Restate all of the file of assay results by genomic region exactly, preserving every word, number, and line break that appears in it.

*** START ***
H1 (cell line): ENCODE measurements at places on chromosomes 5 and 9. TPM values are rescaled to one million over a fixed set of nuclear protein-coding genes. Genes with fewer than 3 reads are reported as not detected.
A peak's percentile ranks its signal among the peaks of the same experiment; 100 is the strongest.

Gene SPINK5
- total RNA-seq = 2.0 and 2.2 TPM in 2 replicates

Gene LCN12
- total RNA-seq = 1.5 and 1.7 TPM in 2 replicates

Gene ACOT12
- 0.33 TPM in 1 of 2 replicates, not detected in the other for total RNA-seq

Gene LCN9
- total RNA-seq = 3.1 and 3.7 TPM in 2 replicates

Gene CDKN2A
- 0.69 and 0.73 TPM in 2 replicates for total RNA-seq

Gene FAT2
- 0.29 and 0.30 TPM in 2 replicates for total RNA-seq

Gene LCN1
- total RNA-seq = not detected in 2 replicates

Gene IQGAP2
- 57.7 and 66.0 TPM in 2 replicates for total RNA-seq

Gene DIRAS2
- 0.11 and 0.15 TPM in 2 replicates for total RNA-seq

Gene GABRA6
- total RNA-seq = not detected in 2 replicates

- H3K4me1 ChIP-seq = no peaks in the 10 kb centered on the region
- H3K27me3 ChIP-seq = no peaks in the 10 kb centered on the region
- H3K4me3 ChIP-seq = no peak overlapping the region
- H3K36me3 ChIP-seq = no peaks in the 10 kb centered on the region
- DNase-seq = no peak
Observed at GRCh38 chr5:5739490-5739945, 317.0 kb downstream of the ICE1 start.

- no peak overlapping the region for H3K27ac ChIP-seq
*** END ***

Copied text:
H1 (cell line): ENCODE measurements at places on chromosomes 5 and 9. TPM values are rescaled to one million over a fixed set of nuclear protein-coding genes. Genes with fewer than 3 reads are reported as not detected.
A peak's percentile ranks its signal among the peaks of the same experiment; 100 is the strongest.

Gene SPINK5
- total RNA-seq = 2.0 and 2.2 TPM in 2 replicates

Gene LCN12
- total RNA-seq = 1.5 and 1.7 TPM in 2 replicates

Gene ACOT12
- 0.33 TPM in 1 of 2 replicates, not detected in the other for total RNA-seq

Gene LCN9
- total RNA-seq = 3.1 and 3.7 TPM in 2 replicates

Gene CDKN2A
- 0.69 and 0.73 TPM in 2 replicates for total RNA-seq

Gene FAT2
- 0.29 and 0.30 TPM in 2 replicates for total RNA-seq

Gene LCN1
- total RNA-seq = not detected in 2 replicates

Gene IQGAP2
- 57.7 and 66.0 TPM in 2 replicates for total RNA-seq

Gene DIRAS2
- 0.11 and 0.15 TPM in 2 replicates for total RNA-seq

Gene GABRA6
- total RNA-seq = not detected in 2 replicates

- H3K4me1 ChIP-seq = no peaks in the 10 kb centered on the region
- H3K27me3 ChIP-seq = no peaks in the 10 kb centered on the region
- H3K4me3 ChIP-seq = no peak overlapping the region
- H3K36me3 ChIP-seq = no peaks in the 10 kb centered on the region
- DNase-seq = no peak
Observed at GRCh38 chr5:5739490-5739945, 317.0 kb downstream of the ICE1 start.

- no peak overlapping the region for H3K27ac ChIP-seq